FIFO Vs. Average Cost Method

by Ciaran John ; Updated July 27, 2017

Under federal tax law, you have to pay taxes on realized gains in the value of assets that you sell, including mutual funds, stocks and securities. The amount of tax that you pay depends on how you report you earnings. The first-in-first-out (FIFO), and the average-cost-basis are two different methods for calculating your tax burden. Choosing the tax computation method that best suits your situation could save you a significant amount of money in either the short term or the long term.

Cost Basis

In order to determine your tax liability on an asset sale, you must first determine your cost basis. This represents your nontaxable return of premium. You only have to pay taxes on profits that you make by selling your assets. However, you only have a cost basis if you buy securities or other assets with your net earnings. Your 401k and individual retirement arrangements (IRAs) contain pretax money so you have no cost basis since you have to pay taxes on both your principal and earnings when you actually access your funds. Therefore, the FIFO and average-cost-method only apply to sales of assets that you bought with after-tax money.

First In First Out

If you make a single-share purchase, then all of those shares have the same cost basis because you paid the same price for every share. However, if you buy quantities of the same share or asset at different prices over the course of time, then you have a different cost basis for every set of the share or asset that you bought. When you sell some of the shares, unless you specify otherwise, the Internal Revenue Service assumes that the assets that you sell first are also the one's that you bought first. Assuming that asset prices rise over time, this means that you pay more taxes on selling these shares then you would if you were to sell your last bought shares first.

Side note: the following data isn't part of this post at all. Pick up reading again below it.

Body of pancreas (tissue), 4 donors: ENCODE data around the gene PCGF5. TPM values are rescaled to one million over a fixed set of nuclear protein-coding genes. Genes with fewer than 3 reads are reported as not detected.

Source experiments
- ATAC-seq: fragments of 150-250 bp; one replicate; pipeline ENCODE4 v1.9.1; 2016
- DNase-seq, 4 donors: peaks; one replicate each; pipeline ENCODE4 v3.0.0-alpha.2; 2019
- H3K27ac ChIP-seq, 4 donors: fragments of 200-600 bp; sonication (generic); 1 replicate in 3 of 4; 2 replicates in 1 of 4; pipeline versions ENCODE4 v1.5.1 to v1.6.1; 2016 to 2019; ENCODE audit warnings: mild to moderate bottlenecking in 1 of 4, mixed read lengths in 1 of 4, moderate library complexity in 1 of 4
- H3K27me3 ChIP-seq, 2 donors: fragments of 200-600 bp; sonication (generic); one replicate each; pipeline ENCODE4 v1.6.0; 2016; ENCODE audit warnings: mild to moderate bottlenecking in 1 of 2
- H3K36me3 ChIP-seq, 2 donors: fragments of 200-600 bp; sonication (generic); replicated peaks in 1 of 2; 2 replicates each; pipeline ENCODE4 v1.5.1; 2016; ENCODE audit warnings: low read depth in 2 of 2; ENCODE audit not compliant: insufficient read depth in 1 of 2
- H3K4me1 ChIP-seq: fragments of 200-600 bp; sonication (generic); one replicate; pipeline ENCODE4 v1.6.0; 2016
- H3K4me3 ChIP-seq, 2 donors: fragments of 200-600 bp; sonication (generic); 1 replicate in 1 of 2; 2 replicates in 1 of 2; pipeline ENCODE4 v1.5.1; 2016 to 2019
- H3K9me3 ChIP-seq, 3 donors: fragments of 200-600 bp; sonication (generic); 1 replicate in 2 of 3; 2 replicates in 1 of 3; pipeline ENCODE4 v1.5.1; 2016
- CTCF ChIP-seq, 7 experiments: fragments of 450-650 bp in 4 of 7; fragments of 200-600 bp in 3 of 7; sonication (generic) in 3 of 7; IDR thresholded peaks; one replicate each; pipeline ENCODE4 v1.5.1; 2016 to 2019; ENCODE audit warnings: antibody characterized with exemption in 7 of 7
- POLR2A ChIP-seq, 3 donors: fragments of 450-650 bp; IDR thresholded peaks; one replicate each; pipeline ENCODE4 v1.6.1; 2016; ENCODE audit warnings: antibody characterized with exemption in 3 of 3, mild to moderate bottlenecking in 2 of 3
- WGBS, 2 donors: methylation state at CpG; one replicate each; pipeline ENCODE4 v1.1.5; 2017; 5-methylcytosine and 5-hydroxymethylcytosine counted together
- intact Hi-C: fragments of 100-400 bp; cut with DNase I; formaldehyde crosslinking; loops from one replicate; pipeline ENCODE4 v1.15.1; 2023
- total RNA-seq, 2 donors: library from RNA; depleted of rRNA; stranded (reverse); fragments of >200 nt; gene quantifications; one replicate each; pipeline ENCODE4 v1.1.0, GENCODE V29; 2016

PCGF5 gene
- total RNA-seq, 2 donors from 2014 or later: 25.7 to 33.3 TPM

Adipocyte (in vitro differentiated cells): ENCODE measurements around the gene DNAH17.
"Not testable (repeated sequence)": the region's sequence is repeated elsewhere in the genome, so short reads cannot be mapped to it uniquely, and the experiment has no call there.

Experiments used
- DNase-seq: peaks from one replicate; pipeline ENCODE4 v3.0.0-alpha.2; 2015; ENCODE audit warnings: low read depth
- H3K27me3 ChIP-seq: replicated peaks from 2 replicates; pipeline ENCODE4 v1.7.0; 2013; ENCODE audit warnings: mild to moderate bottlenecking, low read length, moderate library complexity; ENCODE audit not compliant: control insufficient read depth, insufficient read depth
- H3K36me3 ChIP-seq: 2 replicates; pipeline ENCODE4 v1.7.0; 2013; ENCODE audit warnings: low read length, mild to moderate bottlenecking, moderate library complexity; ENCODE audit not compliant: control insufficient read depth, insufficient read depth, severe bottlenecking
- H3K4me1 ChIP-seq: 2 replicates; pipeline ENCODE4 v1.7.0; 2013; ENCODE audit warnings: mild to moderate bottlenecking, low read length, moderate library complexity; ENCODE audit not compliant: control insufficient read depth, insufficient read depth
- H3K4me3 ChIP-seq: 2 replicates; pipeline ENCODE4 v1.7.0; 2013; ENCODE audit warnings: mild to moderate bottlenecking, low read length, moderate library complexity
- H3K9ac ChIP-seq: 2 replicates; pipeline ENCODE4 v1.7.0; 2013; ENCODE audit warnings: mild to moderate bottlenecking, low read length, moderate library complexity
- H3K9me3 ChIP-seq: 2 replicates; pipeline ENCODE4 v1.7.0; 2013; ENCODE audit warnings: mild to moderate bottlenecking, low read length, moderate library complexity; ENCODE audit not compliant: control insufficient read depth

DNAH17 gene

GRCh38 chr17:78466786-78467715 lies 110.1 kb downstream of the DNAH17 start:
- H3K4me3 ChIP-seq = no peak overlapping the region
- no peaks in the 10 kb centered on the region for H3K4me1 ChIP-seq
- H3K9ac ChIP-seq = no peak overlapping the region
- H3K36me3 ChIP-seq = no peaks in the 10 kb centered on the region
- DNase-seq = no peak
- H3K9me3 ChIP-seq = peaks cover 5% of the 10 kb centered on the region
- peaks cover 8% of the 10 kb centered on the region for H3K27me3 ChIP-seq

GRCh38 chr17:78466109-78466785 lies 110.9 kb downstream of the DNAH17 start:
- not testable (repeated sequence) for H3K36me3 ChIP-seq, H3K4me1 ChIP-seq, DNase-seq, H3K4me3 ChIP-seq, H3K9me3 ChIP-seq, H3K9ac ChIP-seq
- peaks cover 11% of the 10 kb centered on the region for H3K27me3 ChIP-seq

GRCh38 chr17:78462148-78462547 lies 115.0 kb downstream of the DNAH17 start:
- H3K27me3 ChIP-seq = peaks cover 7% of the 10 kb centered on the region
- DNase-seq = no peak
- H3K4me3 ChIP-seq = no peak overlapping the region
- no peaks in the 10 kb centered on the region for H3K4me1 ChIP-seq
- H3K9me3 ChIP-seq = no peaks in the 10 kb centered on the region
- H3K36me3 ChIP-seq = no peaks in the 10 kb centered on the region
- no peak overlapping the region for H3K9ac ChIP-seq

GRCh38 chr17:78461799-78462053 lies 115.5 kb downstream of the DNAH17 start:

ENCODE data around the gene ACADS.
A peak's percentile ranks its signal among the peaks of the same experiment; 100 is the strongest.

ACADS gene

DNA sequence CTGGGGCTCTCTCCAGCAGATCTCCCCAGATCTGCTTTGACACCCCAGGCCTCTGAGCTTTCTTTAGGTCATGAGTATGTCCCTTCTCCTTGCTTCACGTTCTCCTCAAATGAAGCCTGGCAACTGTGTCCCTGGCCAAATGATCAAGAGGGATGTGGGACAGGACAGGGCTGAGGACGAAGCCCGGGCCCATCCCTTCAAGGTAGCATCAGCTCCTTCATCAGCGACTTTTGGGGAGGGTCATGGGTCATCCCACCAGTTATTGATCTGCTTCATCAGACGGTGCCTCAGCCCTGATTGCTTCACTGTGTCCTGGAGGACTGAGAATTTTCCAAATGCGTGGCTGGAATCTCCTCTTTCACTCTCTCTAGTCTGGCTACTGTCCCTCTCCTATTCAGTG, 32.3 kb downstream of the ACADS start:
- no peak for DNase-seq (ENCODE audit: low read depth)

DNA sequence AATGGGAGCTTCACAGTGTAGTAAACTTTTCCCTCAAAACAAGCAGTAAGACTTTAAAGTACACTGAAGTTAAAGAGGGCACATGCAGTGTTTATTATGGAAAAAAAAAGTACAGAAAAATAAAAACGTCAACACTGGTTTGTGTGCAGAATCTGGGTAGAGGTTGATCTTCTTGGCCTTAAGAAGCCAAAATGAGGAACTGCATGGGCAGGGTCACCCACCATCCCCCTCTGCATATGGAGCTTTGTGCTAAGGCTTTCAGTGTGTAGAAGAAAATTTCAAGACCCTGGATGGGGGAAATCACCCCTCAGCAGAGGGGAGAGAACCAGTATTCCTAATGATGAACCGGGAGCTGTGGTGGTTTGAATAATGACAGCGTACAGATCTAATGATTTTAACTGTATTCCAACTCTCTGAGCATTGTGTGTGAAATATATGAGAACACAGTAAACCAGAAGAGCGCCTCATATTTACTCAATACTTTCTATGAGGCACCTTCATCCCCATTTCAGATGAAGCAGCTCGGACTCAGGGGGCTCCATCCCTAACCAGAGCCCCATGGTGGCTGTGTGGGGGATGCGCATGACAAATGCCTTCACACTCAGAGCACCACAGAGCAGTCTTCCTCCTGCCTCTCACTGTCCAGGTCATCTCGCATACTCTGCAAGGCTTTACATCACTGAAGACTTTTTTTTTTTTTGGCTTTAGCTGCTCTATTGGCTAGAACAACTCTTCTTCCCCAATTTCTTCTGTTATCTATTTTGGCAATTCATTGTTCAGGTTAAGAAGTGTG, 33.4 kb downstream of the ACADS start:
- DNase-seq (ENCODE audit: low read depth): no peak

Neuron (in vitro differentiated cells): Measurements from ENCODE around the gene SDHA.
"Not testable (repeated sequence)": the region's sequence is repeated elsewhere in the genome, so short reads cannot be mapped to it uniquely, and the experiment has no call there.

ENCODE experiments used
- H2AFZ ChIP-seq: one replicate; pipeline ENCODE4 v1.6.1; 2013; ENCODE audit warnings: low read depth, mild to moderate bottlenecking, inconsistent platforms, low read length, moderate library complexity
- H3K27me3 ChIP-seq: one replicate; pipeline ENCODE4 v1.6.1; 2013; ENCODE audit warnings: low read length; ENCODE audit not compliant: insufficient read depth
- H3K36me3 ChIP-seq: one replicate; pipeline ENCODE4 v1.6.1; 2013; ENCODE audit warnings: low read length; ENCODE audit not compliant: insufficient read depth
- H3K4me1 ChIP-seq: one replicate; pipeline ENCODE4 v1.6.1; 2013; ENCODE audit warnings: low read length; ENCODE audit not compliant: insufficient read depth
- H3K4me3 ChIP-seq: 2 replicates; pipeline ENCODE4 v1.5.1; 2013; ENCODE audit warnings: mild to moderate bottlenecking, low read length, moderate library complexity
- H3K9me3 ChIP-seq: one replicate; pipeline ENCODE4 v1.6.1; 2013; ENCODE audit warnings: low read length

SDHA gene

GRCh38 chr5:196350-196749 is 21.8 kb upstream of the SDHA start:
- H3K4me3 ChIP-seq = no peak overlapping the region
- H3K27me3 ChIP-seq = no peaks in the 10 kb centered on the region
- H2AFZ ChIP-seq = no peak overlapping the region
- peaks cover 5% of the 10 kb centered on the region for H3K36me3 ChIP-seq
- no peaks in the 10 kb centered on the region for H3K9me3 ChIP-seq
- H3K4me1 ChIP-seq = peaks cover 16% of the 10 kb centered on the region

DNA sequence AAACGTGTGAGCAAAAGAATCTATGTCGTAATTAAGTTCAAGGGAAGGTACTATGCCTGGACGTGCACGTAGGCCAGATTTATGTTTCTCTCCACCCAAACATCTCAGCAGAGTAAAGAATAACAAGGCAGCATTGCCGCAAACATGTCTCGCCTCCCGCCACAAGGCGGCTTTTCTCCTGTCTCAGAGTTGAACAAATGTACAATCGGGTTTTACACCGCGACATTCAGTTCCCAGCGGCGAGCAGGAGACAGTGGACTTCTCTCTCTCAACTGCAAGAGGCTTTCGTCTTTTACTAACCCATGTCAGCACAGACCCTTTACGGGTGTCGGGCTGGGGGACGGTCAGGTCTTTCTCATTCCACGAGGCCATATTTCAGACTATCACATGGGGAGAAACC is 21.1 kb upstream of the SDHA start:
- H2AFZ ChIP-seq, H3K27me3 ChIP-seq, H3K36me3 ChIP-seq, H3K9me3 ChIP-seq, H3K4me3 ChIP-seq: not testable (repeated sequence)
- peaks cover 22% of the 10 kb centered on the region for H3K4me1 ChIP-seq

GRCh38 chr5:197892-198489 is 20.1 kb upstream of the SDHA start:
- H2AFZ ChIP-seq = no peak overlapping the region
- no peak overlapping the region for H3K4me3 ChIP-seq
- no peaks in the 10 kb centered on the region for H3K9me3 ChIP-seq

Average Cost Method

You can opt to report your asset sales using the average-cost-method, in which case you add up the total value of all of your shares and divide the total premium spent between the number of shares that you own. You then have the same cost basis for every share regardless of the actual purchase price. If you only sell some of your shares, then the IRS assumes that you sell the shares that you have held longest first.

Long-Term Versus Short-Term

The IRS taxes long-term gains and short-term gains differently, and you can apply the average-cost-method to both your long-term and short-term capital gains. You pay ordinary income tax on profits garnered from assets that you hold for less than 12 months and the IRS calls these gains short-term capital gains. You pay the long-term capital gains tax on profits generated by selling assets that you held for more than 12 months. Therefore, you can apply the average-cost-method to both your long-term and short-term gains, and the IRS refers to this tax reporting method as the average-cost-double-category.